Defense Advanced Research Projects AgencyTagged Content List

Harnessing Complexity

Systems comprising multiple and diverse interactions

Showing 47 results for Complexity + News RSS
In early September, DARPA hosted Wait, What? A Future Technology Forum in St. Louis. There, 1400 people gathered for a national discussion and showcase of new ideas and advances in the technoscape, among them optical techniques for seeing around corners and neural interfaces that allow people with paralysis to control a prosthetic limb by thought alone. At the forum, DARPA’s Defense Sciences Office (DSO) ran a pair of breakout sessions titled Science, Disrupted: Beyond the Limits of Intuition, Computation and Measurement, with the hope of learning from attendees what they imagine could throttle up science into an even more powerful engine of discovery and technology than it is now.
Complex interconnected systems are increasingly becoming part of everyday life in both military and civilian environments. In the military domain, air-dominance system-of-systems concepts, such as those being developed under DARPA’s SoSITE effort, envision manned and unmanned aircraft linked by networks that seamlessly share data and resources in real time. In civilian settings such as urban “smart cities”, critical infrastructure systems such as water, power, transportation, communications and cyber are similarly integrated within complex networks. Dynamic systems such as these promise capabilities that are greater than the mere sum of their parts, as well as enhanced resilience when challenged by adversaries or natural disasters.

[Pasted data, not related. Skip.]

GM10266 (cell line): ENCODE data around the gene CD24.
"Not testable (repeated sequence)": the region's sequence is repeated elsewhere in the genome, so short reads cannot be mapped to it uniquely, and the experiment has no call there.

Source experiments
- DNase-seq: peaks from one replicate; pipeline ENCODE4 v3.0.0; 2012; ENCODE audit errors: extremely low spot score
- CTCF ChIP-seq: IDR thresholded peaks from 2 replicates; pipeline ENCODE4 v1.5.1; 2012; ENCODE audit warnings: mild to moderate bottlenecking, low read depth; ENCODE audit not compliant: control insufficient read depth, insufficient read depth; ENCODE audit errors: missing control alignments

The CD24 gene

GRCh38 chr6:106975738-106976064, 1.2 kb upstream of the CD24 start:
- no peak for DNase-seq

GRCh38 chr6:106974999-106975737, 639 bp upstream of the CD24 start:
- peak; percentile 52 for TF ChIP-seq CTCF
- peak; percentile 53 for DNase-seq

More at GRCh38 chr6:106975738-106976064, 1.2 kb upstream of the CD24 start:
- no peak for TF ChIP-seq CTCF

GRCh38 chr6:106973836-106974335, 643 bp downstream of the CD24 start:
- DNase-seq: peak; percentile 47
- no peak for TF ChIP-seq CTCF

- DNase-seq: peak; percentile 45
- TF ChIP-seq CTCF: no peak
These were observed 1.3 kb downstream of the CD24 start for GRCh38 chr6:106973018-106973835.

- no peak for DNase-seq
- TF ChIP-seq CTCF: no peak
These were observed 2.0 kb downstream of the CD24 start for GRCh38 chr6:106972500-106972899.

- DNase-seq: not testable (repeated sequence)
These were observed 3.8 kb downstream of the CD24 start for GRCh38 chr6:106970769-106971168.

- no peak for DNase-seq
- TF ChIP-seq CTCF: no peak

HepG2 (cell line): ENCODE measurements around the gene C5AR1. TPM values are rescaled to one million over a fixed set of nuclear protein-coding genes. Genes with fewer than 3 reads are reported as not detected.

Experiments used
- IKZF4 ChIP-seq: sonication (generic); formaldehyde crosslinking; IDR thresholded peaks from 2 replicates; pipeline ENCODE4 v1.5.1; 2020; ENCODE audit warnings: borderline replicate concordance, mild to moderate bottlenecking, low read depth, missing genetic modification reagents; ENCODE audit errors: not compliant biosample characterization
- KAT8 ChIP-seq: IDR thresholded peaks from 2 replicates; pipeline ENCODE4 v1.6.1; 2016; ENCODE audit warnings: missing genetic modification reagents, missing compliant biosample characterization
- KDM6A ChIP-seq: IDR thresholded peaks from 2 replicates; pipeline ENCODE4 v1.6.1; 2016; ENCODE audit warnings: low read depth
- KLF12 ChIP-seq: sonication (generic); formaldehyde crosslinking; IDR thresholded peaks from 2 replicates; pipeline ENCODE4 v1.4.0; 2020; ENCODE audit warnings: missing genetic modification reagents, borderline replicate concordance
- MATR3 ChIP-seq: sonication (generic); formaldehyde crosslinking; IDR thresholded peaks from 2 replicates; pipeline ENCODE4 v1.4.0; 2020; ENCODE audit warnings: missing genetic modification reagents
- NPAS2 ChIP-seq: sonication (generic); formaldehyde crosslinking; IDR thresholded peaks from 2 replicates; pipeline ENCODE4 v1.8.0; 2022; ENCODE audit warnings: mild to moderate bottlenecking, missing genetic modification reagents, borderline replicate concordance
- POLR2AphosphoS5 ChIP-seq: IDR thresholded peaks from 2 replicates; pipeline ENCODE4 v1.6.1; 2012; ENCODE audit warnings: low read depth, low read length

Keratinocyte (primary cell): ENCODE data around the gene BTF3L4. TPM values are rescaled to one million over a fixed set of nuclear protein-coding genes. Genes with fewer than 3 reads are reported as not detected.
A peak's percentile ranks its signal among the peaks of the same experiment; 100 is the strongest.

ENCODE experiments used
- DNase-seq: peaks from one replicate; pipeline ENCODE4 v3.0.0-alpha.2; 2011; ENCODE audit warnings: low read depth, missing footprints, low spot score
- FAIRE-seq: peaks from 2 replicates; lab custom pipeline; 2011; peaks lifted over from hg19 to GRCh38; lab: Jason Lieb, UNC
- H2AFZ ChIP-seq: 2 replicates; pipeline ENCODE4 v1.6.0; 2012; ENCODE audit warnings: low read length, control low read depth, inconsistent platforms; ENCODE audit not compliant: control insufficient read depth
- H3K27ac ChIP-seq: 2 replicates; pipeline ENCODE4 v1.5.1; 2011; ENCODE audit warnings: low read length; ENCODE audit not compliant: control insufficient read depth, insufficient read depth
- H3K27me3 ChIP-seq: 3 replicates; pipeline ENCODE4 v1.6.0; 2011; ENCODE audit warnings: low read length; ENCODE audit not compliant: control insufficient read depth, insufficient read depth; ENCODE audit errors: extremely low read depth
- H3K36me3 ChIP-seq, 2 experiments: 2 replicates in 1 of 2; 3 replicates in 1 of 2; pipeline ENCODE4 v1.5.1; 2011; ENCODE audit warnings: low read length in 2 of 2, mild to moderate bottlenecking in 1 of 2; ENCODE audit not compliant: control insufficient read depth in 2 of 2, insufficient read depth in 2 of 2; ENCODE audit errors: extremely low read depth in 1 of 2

The explosive growth of global digital connectivity has opened new possibilities for designing and conducting social science research. Once limited by practical constraints to experiments involving just a few dozen participants—often university students or other easily available groups—or to correlational studies of large datasets without any opportunity for determining causation, scientists can now engage thousands of diverse volunteers online and explore an expanded range of important topics and questions.
Advanced materials are increasingly embodying counterintuitive properties, such as extreme strength and super lightness, while additive manufacturing and other new technologies are vastly improving the ability to fashion these novel materials into shapes that would previously have been extremely costly or even impossible to create. Generating new designs that fully exploit these properties, however, has proven extremely challenging.
Whether designed to predict the spread of an epidemic, understand the potential impacts of climate change, or model the acoustical signature of a newly designed ship hull, computer simulations are an essential tool of scientific discovery. By using mathematical models that capture the complex physical phenomena of the real world, scientists and engineers can validate theories and explore system dynamics that are too costly to test experimentally and too complicated to analyze theoretically. Over the past half century, as supercomputers got faster and more powerful, such simulations became ever more accurate and useful.